The Magnavox Odyssey2, which was released as Philips Videopac G7000 in Europe and as Philips Odyssey in Brazil, was a video game console released in 1978 in the United States. (Magnavox, an American company, was owned by the Dutch giant, Philips.) For the debut of our new “Museum” section, we will dissect this video game console and explain, in-depth, how it worked.
The Odyssey2 was designed in the United States. Many people find it amusing that Brazil was the country where the Odyssey2 was the most successful. This, in fact, is easy to explain. Until 1992, Brazilians were forbidden to import electronics; all consumer electronics products had to be manufactured in Brazil. (Of course, some people could smuggle “forbidden” products into the country. Even after this ban was lifted, they still face 100% tariffs to this day.) This barrier was created by the military government that was in power at the time in order to develop the local industries. Since Philips, the owner of Magnavox, had big manufacturing facilities in Brazil, the Odyssey2 was a perfect fit to be manufactured locally, plus it wouldn’t face a lot of competition. So, while in other countries the Odyssey2 had several competitors, in Brazil it only competed with clones of the Atari 2600 and the Intellivision, which was manufactured in Brazil by Sharp. (A clone of the Colecovision called Splicevision was released but was amateurish-looking and never gained enough market share.) With the Brazilian government prohibiting external competition, the Philips Odyssey had record sales there.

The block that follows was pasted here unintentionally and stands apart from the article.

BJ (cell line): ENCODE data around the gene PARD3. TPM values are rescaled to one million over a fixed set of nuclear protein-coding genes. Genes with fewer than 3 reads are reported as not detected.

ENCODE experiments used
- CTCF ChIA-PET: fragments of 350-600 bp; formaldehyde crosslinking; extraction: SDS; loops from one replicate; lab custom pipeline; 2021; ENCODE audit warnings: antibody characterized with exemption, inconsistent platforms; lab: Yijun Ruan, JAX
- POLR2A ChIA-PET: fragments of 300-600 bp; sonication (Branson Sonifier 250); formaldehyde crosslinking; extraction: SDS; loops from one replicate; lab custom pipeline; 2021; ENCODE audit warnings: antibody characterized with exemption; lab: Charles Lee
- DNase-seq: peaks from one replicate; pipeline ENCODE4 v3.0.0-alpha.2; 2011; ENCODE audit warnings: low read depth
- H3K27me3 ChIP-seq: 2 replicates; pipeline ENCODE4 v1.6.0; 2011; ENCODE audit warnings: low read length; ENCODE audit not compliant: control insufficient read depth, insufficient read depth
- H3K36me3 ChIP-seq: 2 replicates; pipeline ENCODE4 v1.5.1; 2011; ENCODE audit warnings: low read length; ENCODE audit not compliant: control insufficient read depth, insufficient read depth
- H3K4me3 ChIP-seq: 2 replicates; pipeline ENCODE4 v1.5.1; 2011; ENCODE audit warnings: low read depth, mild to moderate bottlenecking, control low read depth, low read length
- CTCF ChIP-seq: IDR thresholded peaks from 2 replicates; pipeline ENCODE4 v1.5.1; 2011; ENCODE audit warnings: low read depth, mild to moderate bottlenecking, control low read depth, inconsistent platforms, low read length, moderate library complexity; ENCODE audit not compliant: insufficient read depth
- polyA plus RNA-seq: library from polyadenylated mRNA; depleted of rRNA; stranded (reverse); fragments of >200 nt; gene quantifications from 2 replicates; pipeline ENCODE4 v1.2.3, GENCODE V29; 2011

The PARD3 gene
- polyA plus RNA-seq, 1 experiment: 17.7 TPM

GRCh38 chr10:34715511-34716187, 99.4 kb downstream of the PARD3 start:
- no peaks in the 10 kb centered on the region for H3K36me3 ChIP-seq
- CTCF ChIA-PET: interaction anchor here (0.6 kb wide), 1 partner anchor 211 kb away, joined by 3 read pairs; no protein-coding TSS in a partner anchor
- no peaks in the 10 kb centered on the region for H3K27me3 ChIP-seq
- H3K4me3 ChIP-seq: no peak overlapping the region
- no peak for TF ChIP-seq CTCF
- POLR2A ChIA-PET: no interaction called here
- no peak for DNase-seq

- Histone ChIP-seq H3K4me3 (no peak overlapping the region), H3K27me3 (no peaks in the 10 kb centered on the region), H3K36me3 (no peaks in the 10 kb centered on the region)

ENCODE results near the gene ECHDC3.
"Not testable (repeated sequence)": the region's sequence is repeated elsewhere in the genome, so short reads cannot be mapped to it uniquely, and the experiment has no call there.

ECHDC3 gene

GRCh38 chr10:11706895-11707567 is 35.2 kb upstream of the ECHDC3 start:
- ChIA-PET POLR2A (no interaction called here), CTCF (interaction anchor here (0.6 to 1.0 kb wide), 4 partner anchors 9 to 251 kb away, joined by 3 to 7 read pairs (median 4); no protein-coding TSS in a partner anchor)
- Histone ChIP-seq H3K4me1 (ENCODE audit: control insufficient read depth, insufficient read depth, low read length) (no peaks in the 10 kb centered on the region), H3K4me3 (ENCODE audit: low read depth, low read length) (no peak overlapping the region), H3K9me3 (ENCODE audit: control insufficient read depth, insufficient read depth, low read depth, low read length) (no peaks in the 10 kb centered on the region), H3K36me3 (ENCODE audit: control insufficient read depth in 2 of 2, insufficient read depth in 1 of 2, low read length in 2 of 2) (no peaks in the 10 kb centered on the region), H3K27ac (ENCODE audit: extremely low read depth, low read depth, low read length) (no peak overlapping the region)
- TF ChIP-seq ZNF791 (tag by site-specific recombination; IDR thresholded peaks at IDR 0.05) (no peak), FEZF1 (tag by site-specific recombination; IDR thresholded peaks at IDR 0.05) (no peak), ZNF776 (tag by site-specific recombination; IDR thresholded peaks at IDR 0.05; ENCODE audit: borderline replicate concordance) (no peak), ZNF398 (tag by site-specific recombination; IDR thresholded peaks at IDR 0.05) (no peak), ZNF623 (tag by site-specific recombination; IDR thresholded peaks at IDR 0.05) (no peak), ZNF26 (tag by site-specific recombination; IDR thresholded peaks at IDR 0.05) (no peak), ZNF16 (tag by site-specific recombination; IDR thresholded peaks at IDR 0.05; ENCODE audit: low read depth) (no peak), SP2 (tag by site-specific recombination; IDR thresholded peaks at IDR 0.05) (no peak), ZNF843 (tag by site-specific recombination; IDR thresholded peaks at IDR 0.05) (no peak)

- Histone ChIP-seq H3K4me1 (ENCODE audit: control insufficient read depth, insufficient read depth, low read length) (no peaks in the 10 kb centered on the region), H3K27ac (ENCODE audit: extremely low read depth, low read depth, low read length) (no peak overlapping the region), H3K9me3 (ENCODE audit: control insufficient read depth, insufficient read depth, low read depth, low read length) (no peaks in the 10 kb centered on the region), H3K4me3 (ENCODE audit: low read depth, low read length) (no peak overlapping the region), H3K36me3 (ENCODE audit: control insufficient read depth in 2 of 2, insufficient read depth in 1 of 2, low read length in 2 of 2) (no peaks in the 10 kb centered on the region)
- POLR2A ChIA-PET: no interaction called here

The Odyssey2 came with two joysticks permanently attached to the console. (A version of the Odyssey2 with detachable joysticks was released later.) These joysticks look analog, but they are, in fact, digital. Since they were permanently attached to the console, you couldn’t easily replace them if they broke or exchange them for a pair of paddles, options available on the Atari 2600. (A “paddle” is an analog controller based on a potentiometer, where you can spin it to the left or to the right to state the direction in which you want to move.)
The highlight of the Odyssey2 was its alphanumeric membrane keyboard, similar to the one used on the Sinclair ZX81 computers and its clones, which made it look more like a computer, and certainly it was one of the reasons people at the time chose it instead of one of its many competitors. Games were available in cartridges, where the software was written inside a ROM chip (usually a PROM), similarly to other video game consoles at the time. An external transformer and a “TV/Game” antenna switch (frequently wrongly referred to as the “RF modulator”) completed the package.
The video game was connected to the TV through the TV’s antenna connector. You had to turn the TV to channel 3 or 4, depending upon how the system was configured. (This configuration is done inside the console.)